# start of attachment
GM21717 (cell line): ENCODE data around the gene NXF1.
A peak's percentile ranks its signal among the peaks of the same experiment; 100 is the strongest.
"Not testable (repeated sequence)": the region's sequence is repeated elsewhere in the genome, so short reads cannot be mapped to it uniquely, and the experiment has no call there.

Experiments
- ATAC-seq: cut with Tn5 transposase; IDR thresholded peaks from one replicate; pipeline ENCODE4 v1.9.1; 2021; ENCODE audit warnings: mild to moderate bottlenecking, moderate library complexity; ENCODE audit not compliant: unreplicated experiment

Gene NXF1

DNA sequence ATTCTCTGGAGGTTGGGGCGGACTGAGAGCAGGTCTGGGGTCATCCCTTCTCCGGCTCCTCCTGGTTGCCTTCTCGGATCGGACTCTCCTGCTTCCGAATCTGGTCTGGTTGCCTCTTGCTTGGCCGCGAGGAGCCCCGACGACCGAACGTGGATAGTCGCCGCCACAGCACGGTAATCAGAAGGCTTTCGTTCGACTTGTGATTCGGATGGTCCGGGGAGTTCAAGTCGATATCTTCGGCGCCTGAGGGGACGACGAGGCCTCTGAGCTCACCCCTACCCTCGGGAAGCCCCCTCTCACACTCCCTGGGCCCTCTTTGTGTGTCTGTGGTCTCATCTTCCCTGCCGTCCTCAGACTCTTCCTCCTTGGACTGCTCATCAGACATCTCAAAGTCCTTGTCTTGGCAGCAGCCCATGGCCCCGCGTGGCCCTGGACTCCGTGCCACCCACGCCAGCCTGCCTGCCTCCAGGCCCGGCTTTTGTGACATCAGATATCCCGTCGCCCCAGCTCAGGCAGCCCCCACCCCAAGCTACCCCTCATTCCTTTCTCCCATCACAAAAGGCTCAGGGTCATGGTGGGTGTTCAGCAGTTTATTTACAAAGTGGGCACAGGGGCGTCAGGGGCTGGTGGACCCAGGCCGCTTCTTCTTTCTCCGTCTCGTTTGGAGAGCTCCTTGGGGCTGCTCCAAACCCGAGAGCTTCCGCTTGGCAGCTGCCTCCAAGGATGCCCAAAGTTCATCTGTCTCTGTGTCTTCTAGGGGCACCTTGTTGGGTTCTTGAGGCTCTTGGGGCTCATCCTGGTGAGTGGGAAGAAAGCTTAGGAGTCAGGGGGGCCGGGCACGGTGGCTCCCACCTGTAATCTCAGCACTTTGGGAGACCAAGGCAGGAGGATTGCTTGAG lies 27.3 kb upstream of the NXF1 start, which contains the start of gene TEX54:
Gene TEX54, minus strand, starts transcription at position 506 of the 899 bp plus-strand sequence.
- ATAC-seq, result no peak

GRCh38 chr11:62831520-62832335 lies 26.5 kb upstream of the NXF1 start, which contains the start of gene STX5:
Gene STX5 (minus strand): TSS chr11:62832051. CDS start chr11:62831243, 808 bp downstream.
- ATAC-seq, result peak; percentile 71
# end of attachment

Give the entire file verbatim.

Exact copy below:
GM21717 (cell line): ENCODE data around the gene NXF1.
A peak's percentile ranks its signal among the peaks of the same experiment; 100 is the strongest.
"Not testable (repeated sequence)": the region's sequence is repeated elsewhere in the genome, so short reads cannot be mapped to it uniquely, and the experiment has no call there.

Experiments
- ATAC-seq: cut with Tn5 transposase; IDR thresholded peaks from one replicate; pipeline ENCODE4 v1.9.1; 2021; ENCODE audit warnings: mild to moderate bottlenecking, moderate library complexity; ENCODE audit not compliant: unreplicated experiment

Gene NXF1

DNA sequence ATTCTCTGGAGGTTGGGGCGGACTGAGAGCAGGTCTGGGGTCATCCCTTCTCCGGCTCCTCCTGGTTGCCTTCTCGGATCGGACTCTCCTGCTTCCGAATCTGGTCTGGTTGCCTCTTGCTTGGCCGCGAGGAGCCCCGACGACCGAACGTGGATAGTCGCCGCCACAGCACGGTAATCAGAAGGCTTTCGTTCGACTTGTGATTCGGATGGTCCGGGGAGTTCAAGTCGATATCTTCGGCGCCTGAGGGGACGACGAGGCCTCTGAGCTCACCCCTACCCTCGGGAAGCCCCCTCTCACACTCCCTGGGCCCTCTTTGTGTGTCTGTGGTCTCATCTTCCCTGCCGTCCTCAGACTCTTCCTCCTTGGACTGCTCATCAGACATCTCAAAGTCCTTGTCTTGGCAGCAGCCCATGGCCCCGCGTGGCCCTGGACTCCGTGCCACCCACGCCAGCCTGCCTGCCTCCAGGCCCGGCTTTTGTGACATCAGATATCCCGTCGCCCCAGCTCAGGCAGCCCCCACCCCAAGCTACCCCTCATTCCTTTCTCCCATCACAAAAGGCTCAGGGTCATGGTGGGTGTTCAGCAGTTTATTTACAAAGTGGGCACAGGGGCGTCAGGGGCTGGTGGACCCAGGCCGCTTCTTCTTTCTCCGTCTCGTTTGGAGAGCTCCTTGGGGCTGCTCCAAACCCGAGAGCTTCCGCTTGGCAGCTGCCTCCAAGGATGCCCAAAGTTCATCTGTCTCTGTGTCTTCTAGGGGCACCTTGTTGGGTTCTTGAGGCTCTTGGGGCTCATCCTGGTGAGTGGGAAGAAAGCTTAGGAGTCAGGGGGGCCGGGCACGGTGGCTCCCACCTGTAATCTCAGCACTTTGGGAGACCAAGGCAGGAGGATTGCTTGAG lies 27.3 kb upstream of the NXF1 start, which contains the start of gene TEX54:
Gene TEX54, minus strand, starts transcription at position 506 of the 899 bp plus-strand sequence.
- ATAC-seq, result no peak

GRCh38 chr11:62831520-62832335 lies 26.5 kb upstream of the NXF1 start, which contains the start of gene STX5:
Gene STX5 (minus strand): TSS chr11:62832051. CDS start chr11:62831243, 808 bp downstream.
- ATAC-seq, result peak; percentile 71